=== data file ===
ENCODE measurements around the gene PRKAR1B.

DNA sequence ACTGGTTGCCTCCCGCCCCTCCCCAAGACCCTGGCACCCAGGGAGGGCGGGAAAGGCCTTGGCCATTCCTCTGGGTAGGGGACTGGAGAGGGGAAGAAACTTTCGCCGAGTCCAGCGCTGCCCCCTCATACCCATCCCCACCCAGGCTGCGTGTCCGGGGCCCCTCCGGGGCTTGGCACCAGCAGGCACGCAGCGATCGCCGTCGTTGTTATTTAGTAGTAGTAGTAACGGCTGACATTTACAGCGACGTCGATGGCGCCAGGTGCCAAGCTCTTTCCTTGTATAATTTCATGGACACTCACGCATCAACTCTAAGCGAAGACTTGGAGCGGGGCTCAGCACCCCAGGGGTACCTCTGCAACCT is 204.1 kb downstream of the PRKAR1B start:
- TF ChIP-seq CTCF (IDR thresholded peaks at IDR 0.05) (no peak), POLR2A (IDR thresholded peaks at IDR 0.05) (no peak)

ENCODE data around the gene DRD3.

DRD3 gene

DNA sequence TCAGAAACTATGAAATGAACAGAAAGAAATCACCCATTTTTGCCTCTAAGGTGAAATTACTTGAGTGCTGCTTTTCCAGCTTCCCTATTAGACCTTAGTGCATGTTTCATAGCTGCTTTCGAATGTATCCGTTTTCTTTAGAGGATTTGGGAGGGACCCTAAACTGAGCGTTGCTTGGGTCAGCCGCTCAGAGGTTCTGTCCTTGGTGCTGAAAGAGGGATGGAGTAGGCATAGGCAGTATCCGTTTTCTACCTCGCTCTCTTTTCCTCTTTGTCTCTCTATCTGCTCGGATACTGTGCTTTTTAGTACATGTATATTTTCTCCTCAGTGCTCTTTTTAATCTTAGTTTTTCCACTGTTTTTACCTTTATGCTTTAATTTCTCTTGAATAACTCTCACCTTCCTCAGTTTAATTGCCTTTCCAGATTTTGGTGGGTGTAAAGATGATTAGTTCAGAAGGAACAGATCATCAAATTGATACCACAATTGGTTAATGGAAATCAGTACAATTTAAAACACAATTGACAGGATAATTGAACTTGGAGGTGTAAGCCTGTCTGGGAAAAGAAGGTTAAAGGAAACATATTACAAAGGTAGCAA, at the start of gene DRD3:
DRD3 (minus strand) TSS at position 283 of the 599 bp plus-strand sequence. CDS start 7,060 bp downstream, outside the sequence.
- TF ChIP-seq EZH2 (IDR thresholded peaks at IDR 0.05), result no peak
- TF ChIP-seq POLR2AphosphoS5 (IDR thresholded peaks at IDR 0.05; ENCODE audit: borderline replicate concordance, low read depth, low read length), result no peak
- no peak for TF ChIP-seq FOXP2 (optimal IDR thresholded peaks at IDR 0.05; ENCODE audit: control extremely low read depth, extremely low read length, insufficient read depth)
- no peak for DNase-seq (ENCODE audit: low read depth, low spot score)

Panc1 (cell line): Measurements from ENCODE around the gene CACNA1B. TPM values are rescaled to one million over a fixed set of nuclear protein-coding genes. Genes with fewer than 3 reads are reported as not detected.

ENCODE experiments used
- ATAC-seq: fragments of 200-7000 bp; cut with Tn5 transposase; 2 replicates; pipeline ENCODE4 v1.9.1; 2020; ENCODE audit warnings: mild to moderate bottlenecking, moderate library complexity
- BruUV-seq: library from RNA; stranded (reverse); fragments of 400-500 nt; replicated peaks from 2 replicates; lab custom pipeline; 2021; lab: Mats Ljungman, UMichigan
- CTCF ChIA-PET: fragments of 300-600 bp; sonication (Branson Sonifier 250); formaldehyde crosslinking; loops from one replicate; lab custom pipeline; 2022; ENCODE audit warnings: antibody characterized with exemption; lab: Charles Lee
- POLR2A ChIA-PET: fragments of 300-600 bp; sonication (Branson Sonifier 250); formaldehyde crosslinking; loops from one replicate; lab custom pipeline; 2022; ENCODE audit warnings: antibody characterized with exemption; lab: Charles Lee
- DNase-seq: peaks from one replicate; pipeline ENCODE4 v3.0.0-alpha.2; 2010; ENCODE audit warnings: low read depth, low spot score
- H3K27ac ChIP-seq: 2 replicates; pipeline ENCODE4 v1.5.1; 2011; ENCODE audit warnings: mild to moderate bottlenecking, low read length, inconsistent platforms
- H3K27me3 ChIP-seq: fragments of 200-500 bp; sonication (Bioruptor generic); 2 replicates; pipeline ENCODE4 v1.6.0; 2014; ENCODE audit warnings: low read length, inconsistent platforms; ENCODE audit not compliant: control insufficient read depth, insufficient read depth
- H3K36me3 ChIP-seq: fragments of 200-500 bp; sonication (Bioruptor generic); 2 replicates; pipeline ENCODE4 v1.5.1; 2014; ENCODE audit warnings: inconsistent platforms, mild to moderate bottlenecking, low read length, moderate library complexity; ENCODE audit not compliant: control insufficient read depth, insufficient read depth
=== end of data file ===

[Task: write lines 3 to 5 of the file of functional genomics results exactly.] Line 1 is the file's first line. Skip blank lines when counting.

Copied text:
- TF ChIP-seq CTCF (IDR thresholded peaks at IDR 0.05) (no peak), POLR2A (IDR thresholded peaks at IDR 0.05) (no peak)

ENCODE data around the gene DRD3.

DRD3 gene